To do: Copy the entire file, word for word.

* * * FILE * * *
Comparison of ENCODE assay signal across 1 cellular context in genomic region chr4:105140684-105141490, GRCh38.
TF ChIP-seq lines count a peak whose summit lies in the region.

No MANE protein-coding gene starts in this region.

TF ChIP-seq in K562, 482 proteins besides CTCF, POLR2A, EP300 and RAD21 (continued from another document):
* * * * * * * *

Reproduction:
Comparison of ENCODE assay signal across 1 cellular context in genomic region chr4:105140684-105141490, GRCh38.
TF ChIP-seq lines count a peak whose summit lies in the region.

No MANE protein-coding gene starts in this region.

TF ChIP-seq in K562, 482 proteins besides CTCF, POLR2A, EP300 and RAD21 (continued from another document):